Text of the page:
Home » Soviet Youth Culture’s Little Known Forest Lecture Dating: Cold Start

Soviet Youth Culture’s Little Known Forest Lecture Dating: Cold Start

Cs Volga

Growing up in the Soviet Union presented a number of challenges for youth culture that wanted to be free of the restrictive demands of the state. That’s how things like samizdat literature and bootleg Western music pressed onto old x-ray film happened. Along with these attempts to smuggle in outside culture, internal youth culture developed as well, leading to the phenomenon known as The Forest Lectures.

The Forest Lecture was a way for Soviet teens could try to meet one another and express subversive ideas privately, along with a way to meet romantic/sexual partners. The common method was for a trio of teens to arrange to meet; by having three, suspicions about their potential romantic intent could be allayed, and books and other study materials were used to suggest an academic or political intent. Clothing was formal, also to convey a tone of solemnity.

One of the participants would have expressed a romantic interest in one other, and so the three would drive out to a forest, park in a clearing, and the teen that suggested the meeting would issue a short “love lecture” where they would outline their benefits as a romantic partner. Sometimes charts would be involved. Any of the participants could take the lead here, and same-gender pairings were possible, though at the time far more risky than this practice already was.

If the lecture was well received, the targeted participant could agree to going at it right there in the woods, with the friend/third party keeping watch. If not, firm handshakes were exchanged, and the group would return to town.

Notably, the third party was allowed to object to the lecture, or add their own commentary, pro or con.

This Volga ad is interesting in that it’s one of the only semi-official photographs showing a Forest Lecture scene in action. While never overtly admitted, Soviet teenagers would have recognized the situation immediately, as it makes no sense in any other context: a car parked in the woods, with three young people in formal clothes, one with an armload of books, standing by a tree? What the hell else would it be?

In modern former Soviet states, Forest Lecture re-enactments have become popular for dating as a kitchy form of role-play.

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36 Responses

  1. I grew up in Soviet Union and there were no forest lectures. We f.. in volgas and friends appts, we talked shit about party everywhere else.
    Forests were for mushrooms/berries gathering, lakes and rivers were for frolicking/studies and sunbathing ..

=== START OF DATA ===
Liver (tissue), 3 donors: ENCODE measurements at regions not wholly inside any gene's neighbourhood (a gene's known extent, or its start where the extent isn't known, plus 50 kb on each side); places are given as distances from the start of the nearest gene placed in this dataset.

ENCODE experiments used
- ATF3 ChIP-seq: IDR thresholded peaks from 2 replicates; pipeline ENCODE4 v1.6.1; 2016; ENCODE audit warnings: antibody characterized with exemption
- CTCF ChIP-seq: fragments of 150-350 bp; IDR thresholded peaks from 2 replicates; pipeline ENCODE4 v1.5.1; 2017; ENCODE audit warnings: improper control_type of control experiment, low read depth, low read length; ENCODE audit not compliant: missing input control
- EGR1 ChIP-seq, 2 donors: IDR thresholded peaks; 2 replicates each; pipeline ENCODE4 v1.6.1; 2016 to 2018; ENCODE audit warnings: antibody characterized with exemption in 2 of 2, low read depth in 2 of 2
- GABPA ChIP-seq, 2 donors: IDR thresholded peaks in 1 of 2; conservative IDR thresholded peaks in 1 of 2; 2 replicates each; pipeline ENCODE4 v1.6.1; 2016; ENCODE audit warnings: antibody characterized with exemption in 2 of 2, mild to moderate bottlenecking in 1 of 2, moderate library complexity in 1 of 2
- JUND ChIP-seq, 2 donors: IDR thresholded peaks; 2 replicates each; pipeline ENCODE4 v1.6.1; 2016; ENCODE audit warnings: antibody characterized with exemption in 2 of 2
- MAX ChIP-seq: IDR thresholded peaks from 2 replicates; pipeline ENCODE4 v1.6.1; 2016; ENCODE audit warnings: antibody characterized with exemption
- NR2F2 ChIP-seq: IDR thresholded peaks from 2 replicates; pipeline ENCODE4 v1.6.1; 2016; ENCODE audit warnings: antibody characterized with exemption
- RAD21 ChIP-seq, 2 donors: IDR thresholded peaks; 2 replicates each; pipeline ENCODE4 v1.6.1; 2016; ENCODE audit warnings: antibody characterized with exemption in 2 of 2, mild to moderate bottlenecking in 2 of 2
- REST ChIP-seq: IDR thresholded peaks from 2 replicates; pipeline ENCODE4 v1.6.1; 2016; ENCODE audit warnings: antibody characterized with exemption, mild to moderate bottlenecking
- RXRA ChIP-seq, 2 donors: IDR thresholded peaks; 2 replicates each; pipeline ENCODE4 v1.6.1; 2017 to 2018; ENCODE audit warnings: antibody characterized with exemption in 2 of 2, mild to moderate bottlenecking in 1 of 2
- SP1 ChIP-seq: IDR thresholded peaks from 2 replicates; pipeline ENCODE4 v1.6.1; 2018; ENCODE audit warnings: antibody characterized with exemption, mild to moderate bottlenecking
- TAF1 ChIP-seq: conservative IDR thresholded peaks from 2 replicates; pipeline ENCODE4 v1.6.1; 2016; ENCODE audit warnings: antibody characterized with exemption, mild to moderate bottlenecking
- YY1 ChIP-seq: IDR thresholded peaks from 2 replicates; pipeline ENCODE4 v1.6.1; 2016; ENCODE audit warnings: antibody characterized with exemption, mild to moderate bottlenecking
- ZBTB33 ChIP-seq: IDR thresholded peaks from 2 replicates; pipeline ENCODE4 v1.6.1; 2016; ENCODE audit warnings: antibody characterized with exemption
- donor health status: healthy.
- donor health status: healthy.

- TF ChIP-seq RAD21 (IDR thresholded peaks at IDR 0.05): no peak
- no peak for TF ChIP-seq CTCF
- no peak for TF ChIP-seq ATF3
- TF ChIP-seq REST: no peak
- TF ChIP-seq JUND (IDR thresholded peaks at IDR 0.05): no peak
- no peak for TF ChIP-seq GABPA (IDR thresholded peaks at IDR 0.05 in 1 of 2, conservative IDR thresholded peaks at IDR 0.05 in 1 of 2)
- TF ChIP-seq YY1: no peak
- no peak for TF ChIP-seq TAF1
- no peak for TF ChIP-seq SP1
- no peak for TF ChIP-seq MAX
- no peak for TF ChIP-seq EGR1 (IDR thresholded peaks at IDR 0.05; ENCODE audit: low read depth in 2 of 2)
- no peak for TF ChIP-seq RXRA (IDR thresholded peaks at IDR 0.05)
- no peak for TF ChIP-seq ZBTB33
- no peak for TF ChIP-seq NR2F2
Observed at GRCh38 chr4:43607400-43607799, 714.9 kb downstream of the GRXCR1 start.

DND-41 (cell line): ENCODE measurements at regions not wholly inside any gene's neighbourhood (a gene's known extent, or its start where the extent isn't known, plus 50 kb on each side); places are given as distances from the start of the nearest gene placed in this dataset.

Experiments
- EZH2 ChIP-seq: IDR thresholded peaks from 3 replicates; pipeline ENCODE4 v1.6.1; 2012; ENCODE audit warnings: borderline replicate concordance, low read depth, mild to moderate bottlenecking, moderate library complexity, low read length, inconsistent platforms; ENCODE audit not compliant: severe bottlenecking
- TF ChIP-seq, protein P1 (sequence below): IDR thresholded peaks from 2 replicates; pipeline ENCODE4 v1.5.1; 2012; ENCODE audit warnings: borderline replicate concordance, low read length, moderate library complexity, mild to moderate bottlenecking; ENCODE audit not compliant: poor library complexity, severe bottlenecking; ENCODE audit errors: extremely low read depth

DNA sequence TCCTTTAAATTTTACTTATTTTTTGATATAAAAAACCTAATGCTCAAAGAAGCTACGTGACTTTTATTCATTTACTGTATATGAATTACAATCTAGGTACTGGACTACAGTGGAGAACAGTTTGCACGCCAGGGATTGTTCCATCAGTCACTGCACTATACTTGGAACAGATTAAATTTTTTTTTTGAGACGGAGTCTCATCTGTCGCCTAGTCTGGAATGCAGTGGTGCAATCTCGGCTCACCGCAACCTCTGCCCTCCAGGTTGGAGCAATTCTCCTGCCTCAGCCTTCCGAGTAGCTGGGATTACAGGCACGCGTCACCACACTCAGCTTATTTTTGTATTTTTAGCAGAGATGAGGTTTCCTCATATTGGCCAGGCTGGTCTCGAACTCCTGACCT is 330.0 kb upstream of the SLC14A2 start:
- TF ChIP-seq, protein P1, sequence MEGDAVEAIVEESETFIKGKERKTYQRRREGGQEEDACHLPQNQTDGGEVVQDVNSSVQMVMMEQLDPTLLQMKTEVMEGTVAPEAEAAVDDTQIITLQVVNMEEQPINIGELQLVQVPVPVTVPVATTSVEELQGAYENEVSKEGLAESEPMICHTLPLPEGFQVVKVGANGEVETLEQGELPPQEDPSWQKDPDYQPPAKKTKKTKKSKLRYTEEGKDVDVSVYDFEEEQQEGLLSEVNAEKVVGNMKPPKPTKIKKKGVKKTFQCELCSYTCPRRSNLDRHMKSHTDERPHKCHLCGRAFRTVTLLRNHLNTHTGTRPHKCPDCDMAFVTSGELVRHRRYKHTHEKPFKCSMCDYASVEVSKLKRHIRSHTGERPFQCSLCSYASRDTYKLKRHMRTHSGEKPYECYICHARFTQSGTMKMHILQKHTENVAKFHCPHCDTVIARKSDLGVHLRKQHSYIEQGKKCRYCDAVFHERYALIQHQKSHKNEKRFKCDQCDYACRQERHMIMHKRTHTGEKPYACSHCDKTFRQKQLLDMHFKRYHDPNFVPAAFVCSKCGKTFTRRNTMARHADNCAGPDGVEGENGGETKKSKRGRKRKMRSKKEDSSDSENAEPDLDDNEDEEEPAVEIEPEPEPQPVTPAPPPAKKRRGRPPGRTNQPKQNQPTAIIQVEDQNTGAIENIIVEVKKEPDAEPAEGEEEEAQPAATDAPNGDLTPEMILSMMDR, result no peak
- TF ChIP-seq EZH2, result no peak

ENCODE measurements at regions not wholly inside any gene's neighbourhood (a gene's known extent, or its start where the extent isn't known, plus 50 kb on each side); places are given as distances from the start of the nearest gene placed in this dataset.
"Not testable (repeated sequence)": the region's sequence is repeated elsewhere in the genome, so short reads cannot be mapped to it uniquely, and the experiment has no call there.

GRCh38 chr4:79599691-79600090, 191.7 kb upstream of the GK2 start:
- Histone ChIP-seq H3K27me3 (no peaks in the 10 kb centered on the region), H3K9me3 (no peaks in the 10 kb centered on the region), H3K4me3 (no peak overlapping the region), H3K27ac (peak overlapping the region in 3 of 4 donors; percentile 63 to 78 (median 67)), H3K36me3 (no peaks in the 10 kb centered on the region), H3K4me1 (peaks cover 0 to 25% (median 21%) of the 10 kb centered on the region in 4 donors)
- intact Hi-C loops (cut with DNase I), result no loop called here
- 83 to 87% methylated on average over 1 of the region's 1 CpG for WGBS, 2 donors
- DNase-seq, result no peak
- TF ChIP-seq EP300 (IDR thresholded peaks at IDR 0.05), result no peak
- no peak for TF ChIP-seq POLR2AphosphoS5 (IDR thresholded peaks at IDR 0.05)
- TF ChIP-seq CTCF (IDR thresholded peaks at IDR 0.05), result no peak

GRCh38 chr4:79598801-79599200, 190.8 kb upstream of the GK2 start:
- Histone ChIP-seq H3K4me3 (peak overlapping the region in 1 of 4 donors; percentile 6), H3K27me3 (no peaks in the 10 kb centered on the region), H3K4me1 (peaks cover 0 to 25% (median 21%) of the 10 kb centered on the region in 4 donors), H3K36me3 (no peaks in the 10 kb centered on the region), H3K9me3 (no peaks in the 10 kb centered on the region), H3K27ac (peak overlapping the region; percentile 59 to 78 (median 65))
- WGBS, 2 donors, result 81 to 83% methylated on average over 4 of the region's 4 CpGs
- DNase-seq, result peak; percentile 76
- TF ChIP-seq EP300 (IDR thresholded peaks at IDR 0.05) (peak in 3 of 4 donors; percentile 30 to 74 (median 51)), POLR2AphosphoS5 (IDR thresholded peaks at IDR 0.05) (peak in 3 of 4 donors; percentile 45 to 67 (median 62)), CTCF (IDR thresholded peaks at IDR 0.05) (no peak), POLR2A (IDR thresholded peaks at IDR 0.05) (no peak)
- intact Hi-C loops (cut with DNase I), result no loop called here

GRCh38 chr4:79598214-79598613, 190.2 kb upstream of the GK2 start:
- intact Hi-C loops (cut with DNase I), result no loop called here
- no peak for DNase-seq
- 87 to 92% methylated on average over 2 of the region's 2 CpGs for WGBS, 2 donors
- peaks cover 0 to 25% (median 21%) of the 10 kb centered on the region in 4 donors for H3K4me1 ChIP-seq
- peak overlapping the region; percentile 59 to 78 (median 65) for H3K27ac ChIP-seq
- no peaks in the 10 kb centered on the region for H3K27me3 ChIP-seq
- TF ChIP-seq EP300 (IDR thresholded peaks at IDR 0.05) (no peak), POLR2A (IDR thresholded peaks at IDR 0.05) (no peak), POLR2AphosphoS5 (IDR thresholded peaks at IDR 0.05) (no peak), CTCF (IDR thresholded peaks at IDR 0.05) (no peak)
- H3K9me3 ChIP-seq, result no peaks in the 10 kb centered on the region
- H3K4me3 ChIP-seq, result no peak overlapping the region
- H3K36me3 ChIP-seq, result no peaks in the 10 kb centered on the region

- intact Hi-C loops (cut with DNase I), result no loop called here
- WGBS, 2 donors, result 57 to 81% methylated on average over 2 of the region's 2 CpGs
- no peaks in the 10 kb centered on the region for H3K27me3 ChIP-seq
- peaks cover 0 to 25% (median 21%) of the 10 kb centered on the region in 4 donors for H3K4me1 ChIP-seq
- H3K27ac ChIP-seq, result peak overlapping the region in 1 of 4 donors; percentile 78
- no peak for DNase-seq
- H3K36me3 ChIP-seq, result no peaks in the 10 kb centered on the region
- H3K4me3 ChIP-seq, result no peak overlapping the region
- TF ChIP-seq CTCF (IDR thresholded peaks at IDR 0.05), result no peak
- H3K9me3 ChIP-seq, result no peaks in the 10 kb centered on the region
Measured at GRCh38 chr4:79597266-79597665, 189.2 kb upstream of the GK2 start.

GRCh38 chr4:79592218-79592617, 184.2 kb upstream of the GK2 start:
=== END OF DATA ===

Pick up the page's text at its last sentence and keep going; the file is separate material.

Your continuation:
2. Jason, solely because its you, I don’t know how much of this is true or how much is made up.
    We need a tag for when you’re relaying stuff that actually happened in the world.

    1. No, that would only confuse us. Besides, Torch would just attach random tags to his articles (the tag that says “INSPECTED BY 16” is a special keeper..

  3. I dunno. I’ve always had a yen to grab a Moskvitch 410, the four-wheel drive SUV (Soviet Utility Vehicle). The Volga looks a total limo compared to the 410.

    Never heard of a Forest Lecture — is this a Thing, or does Torch have a beyond-vivid imagination? — but the FWD would surely get one deeper into the forest….

    1. The Volgas were the largest and nicest cars ordinary citizens were permitted to buy new, if they had the money – the bigger Chaika and ZiL limousines were only available to the government, though Chaikas were sold off to the public as used cars when they were done with them. Those usually wound up as wedding cars

      1. They were also the largest Soviet cars exported in any appreciable numbers. A few Chaikas wound up as official transport for Politburo members of satellite states – those that didn’t get Tatras or bring hard currency to neutral Sweden for some Volvos – but as far as I know ZIL limos were basically hand built and there wasn’t production capacity for export.

        1. Yep, I think they were even assembled in the Netherlands from CKDs for awhile, you could even get one with a Perkins diesel.

          The first Volga, the M21, was actually considered for sale in the United States in the early 1960s – the GAZ factory even developed a fully automatic transmission specifically with the US market in mind, but, saner heads prevailed in the Politburo, recognizing that that was probably the absolute worst time to try to sell anything Soviet in the US (other than maybe caviar and vodka), and cancelled the plans.

  4. I didn’t know about the Forest Lectures.
    My first thought upon seeing this picture was, “Oh, well, THIS is awkward.” See, her bf finally talked her into a bit of bdsm. He’s tied up in that stand of trees back there. She was aiming to grab the ball gag out of the trunk when these Soviet Mormons accosted her. She’s praying to Lenin that he won’t call for her as that would escalate the situation exponentially.